Joe Anderson is the son of two pedigreed British actors, not that you'd know it from his biggest roles. He's done his time playing Jane Austen's older brother (Becoming Jane) and Joy Division bassist Peter Hook (Control), but his lean muscles, shaggy hair and ear for mimicry have made him Hollywood's new favorite redneck. Following his standout role as a Southern deputy in The Crazies—a must-watch performance in a b-movie that's terrific fun—Anderson was cast as Flannery in The Grey. A wiry punk with a big mouth, few friends but several ladies (or so he says), he's the type of all-American scruff who lives on adventure. That is, of course, until adventure tries to take his life.
You're British, and typically Liam Neeson plays an American. Since Liam was playing Irish, why weren't you playing British?
It was funny because when I walked into the room to meet Joe Carnahan, according to Joe, I kind of bounded into the room, and he looked at me and said, "You're Flannery," immediately. That was almost the first thing he said. Then I said,"Oh, okay" and that was that. We never really discussed it much more. He kind of told me who he though this guy was, and when he saw what I was doing, that was it. I think Flannery has to be American. I just don't think there are those characters in England. I think he's quintessentially something from over here. Well at least I think so because I'm from over there, so how would I really know?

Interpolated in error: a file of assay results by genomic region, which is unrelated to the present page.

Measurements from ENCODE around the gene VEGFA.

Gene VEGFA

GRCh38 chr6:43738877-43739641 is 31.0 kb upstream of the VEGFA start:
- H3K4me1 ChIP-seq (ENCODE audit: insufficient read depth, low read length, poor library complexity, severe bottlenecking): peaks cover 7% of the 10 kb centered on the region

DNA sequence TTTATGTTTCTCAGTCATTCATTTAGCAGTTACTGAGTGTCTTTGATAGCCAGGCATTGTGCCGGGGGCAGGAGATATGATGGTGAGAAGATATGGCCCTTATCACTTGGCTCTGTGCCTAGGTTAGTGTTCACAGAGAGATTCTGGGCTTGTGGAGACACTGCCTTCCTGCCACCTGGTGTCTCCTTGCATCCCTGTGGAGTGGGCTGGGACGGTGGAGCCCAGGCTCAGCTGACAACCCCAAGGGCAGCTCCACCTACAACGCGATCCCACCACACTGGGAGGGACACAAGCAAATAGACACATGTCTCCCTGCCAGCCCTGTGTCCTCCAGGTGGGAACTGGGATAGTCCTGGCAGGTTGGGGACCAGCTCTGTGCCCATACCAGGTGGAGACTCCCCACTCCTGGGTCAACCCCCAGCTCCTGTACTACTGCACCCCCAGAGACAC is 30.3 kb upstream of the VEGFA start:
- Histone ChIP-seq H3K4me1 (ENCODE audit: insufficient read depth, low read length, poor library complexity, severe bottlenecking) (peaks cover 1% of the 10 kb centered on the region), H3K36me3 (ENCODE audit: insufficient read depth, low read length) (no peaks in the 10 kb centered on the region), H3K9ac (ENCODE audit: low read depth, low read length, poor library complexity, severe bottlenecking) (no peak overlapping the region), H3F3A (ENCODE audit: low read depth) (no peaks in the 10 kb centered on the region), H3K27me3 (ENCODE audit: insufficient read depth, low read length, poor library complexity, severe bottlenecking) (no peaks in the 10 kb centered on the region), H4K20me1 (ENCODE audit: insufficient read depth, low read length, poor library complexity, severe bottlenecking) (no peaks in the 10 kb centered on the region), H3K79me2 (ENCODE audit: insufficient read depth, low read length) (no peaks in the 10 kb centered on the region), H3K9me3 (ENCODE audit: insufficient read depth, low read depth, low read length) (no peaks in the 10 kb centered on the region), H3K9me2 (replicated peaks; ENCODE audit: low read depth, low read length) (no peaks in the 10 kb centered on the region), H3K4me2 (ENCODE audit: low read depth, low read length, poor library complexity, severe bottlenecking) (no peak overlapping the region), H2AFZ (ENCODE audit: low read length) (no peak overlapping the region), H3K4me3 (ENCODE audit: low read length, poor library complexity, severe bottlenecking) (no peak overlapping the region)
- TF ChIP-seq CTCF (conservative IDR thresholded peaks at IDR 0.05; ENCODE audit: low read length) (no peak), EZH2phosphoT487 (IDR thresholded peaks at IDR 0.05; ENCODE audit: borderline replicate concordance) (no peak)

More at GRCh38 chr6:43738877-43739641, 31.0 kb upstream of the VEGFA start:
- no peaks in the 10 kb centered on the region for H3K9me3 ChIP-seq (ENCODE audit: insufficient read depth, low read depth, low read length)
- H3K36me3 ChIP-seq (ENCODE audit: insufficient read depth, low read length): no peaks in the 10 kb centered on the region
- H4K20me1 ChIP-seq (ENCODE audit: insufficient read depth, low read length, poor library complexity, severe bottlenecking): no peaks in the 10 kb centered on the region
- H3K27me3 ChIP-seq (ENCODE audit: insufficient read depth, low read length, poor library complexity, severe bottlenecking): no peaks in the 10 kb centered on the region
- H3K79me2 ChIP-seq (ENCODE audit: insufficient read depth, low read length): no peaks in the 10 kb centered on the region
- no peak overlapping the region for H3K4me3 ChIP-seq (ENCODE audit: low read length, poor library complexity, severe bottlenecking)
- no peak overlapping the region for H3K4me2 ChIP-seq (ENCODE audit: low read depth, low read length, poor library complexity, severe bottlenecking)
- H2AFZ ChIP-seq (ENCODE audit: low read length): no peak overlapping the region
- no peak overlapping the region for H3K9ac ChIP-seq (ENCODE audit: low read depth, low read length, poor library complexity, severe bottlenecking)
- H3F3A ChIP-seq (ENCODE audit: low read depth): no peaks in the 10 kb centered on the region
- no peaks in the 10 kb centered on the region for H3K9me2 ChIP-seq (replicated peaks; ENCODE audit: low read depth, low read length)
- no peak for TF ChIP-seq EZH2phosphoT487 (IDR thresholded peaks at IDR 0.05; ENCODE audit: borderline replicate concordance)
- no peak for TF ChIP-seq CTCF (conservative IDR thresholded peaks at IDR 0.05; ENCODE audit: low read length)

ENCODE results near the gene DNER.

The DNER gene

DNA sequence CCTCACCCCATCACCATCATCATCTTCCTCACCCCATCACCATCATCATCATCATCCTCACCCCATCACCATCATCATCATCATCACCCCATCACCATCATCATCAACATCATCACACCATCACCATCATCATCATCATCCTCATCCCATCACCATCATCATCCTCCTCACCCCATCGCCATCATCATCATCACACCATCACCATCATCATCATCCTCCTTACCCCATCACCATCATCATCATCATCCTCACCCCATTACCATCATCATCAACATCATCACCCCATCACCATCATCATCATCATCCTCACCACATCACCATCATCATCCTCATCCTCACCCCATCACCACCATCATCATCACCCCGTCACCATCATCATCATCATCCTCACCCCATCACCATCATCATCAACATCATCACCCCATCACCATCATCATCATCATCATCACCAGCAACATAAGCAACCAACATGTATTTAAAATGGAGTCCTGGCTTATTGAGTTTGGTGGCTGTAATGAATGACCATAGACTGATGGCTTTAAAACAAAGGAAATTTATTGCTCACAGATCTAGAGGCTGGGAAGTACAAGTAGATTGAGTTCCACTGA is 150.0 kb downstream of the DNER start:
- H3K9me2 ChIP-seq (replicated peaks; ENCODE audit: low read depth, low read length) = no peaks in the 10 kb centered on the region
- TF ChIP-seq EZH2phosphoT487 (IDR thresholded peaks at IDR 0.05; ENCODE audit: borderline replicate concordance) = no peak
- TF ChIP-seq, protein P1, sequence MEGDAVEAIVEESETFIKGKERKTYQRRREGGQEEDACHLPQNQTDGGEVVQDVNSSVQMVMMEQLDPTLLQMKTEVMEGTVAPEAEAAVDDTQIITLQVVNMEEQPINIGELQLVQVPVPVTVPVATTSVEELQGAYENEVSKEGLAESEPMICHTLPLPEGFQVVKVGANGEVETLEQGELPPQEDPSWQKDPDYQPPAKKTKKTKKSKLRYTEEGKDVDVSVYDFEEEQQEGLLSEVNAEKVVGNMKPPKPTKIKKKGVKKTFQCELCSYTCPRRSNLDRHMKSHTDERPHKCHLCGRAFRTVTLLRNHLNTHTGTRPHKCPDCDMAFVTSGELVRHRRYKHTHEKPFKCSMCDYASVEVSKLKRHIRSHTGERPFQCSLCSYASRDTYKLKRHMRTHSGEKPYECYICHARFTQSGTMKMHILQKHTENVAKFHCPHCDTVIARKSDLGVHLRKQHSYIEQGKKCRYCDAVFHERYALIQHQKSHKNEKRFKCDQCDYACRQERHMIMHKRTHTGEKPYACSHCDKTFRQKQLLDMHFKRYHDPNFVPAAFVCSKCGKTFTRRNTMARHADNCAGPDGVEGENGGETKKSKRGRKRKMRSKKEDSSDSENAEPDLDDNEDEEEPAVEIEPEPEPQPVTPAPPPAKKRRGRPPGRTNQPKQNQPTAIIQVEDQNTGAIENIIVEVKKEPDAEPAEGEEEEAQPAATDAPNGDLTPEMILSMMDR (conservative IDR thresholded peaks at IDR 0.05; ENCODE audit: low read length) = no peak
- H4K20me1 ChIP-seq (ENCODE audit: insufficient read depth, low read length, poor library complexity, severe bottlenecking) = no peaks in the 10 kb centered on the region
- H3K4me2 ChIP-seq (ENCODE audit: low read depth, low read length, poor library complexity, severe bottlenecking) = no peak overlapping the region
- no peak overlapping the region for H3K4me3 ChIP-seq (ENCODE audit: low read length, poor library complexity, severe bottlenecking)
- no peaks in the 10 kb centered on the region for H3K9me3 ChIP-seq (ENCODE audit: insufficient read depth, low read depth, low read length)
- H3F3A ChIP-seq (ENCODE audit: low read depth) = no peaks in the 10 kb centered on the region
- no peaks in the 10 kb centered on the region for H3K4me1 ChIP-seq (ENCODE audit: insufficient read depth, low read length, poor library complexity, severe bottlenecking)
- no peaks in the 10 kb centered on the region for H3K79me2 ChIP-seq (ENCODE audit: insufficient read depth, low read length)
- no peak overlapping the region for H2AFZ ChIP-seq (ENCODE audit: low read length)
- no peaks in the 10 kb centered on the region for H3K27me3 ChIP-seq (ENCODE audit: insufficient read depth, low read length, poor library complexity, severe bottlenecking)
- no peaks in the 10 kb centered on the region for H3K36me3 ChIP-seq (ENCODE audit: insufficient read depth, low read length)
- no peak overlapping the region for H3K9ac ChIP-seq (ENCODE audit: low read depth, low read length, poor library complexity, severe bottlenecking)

There's no sniveling British equivalent?
No, there definitely is a sniveling British equivalent. The way things physicalize are quite different. It's one of the things I always have to be aware of. If I find the British equivalent, does he physicalize himself in the same way? Are the gestures the same? The American body language and way of communicating are actually quite different to European body language. And I know that sounds strange and such a small thing, but there is a definite difference.
And given the cold and the danger and the wolves, this is a very physical film.
Yeah, it was unbelievable. I didn't actually do that much with the wolves. We did some stuff around the plane with the wolves. It was a shame, actually. I was dying to meet these dogs and to check them out. To be honest, that would have been a treat, because the rest of it was sub-subzero and just brutal. We would jump out of the back of the Snowcat that we would be sitting in, that would be heated. And we would jump out and shoot the scene, and then jump straight back in again. Some days due to the nature of the scene, we would be out there for hours and hours and hours, and that was when it really became difficult. There are moments when all the guys are standing around sort of facing about and wondering who's going to crack. Who's going to say,"I just can't do this anymore!" in the middle of a scene? No one did of course because everyone wanted to power through it, but there were times when the cold does something to you. The importance of shooting a film, and the importance of everything, suddenly goes out the window when you're cold-and you were really cold. So it was a challenge sometimes to really stay in it, and power through that horrible feeling of being on the verge of hypothermia.